Oddball 2 - Marc Oberon - Review - Magic Direct Magazine
Directness of Effect8
Real World Effectiveness9
There seem to be a lot of ‘version 2’s out at the moment and the latest one we’ve looked at is Oddball 2. I can’t quite believe that the original version was first released in 2003 – that makes me feel very old!
For those who haven’t seen it before it is a ‘Kurotsuke’ type effect – where you are able to discern which spectator has the one black ball amongst 5 white ones.
There have been many variations of this kind of effect requiring all kinds of subtleties and electronic devices etc. etc. What I always liked about Oddball was the simplicity of the method. But I was not alone in feeling that the props provided were not quite up to scratch – especially in terms of tipping the method.
So I am pleased to say that in ‘version 2’ the props seem to be much more convincing. They come in a nice little box (I know this is only packaging – but presentation does make a difference!) and include an extra ball which gives you some more possibilities (I can’t say more without risk of exposure). But we’re not really in the territory of a ‘new trick’ here – simply an incremental improvement on the earlier effect.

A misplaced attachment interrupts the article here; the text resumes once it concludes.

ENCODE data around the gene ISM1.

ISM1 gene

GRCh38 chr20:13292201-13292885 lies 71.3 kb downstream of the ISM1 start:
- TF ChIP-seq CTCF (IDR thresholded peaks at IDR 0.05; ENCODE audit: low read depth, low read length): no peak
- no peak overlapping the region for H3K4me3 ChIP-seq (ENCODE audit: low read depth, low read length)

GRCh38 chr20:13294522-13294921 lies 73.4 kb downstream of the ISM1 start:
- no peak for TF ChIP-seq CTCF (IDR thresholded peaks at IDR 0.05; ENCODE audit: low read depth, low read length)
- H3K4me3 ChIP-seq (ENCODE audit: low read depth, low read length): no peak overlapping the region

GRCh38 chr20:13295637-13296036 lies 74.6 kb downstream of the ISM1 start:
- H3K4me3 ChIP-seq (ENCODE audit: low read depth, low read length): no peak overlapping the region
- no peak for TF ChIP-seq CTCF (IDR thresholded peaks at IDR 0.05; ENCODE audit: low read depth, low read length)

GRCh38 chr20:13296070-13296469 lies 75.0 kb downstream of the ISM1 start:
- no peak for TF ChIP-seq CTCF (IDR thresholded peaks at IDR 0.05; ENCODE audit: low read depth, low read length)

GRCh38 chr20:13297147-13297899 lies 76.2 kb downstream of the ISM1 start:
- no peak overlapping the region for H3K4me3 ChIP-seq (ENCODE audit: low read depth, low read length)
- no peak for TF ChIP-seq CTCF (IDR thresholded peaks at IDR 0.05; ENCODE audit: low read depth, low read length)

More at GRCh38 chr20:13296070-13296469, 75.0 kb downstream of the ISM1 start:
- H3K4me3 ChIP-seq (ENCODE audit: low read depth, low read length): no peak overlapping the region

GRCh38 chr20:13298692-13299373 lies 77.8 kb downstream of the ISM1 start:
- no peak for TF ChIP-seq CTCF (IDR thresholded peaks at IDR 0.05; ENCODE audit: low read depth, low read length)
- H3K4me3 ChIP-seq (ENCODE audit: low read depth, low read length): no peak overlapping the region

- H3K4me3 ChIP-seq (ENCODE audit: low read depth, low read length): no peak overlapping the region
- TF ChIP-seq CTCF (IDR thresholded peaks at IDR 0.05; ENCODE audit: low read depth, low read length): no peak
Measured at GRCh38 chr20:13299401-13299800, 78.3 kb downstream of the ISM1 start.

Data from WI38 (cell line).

The Not so Good
A further ‘upgrade’ is the provision of a DVD in the place of written instructions. For my money, the DVD is not a very impressive one. True, there’s nothing wrong with the picture quality, and the explanation is clear, but it lacks impact and features. It is a single track (no menu or anything), and, more surprisingly for me, there is no performance of the effect. Not a ‘studio’ one or a ‘live’ one. Given the repeated references to how much Mark Oberon, the inventor, performs this that seems like a massive omission.
It is not a deal-breaker – but for the less experienced magician, seeing a performance would be extremely helpful in turning this into a feature rather than just a trick. Although Mark does describe the bare bones of his routine, he provides few tips, which again, is disappointing – though he does mention one extra feature which you may or may not like.
So I’m left a little undecided on this one. If you already perform this kind of effect and so have more ideas of how you might routine it and use it then it is definitely worth the investment. It is a strong and direct method for this plot. If you already have version 1 then it may well be worth the upgrade for the slightly better props. If you’re a complete beginner this will be well within your grasp (in terms of mechanics) but you might need some help putting the finishing touches on your routine.
But overall, I like it, and could see myself using it. Available from MagicDirect for £32.50 (at the time of writing).